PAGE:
Over the transom

Sometimes, your job just causes you to look things up.  It’s just necessary.  Unavoidable.  Nothing you can do about it. Today, the Oven Glove made me look up the phrase ‘over the transom’.  Why?  Everyone kept using it.  But did I really know what it meant?  Of course not.

Here’s the scoop:

A transom is, basically, any connective piece.  It’s been used with architecture (the cross bar in a window or the bar above a lintel separating a door from a window or a window from another window), shipbuilding (crossbar attached to the stern post), railroads (cross-timbers across sleepers or connecting the sides of a railway carriage), furniture (cross pieces to a head board, the seat of a throne, or a built-in bench in a state room) and to refer to the horizontal part of a cross or  the top bar of a swing or gallows.  So where did this phrase come from?

clip_image002

Do any of you remember those little windows that used to be above interior doors in offices and other places to allow for added light and ventilation?  Basically, that’s where it comes from.  Here’s a picture:

OVER THE TRANSOM – “Kent Dirlam of Greenwich, Connecticut, wrote us: ‘I wonder whether you ever encountered the expression, ‘It came in ‘over the transom.” This goes way back to the early days of the Copper Kings in Montana, when the paying off of legislators and other public officials was not unknown. To avoid observation, contributions were frequently made by tossing packets of banknotes from the hotel corridor ‘over the transom” into the friendly official’s hotel room. Thus the expression, ‘It came in over the transom.’ Thus ultimately came to mean any windfall or expected bit of luck. A transom is simply a hinged window above a door. ‘Over the transom’ has still another meaning in publishing circles. A manuscript that comes to a publisher’s office unsolicited is said to have come ‘over the transom.’.” From the “Morris Dictionary of Word and Phrase Origins” by William and Mary Morris (HarperCollins, New York, 1977, 1988)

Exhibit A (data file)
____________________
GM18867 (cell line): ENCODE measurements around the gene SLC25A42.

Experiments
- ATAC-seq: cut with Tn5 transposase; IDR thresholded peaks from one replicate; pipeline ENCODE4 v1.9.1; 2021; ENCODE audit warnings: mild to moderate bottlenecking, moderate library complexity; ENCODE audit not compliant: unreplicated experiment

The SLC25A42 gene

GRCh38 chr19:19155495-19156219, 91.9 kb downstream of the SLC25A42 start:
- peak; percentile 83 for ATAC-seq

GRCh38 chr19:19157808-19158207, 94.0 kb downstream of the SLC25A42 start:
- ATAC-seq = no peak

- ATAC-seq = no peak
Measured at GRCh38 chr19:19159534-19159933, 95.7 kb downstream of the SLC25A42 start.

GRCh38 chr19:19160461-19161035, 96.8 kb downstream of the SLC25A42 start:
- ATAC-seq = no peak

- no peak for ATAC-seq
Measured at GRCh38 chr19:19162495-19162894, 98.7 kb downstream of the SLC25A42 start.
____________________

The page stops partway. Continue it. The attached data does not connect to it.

So originally, it meant a bribe thrown literally through that little window, which was expected and positive, and evolved to the current meaning of an unexpected proposal that may or may not be something we want.  Still, I guess ‘over the transom’ is better than a brick-through-the-window approach to marketing.

Advertisements

Leave a Reply

Fill in your details below or click an icon to log in:

WordPress.com Logo

You are commenting using your WordPress.com account. Log Out / Change )

Twitter picture

You are commenting using your Twitter account. Log Out / Change )

Facebook photo

You are commenting using your Facebook account. Log Out / Change )

Google+ photo

You are commenting using your Google+ account. Log Out / Change )

Connecting to %s

%d bloggers like this: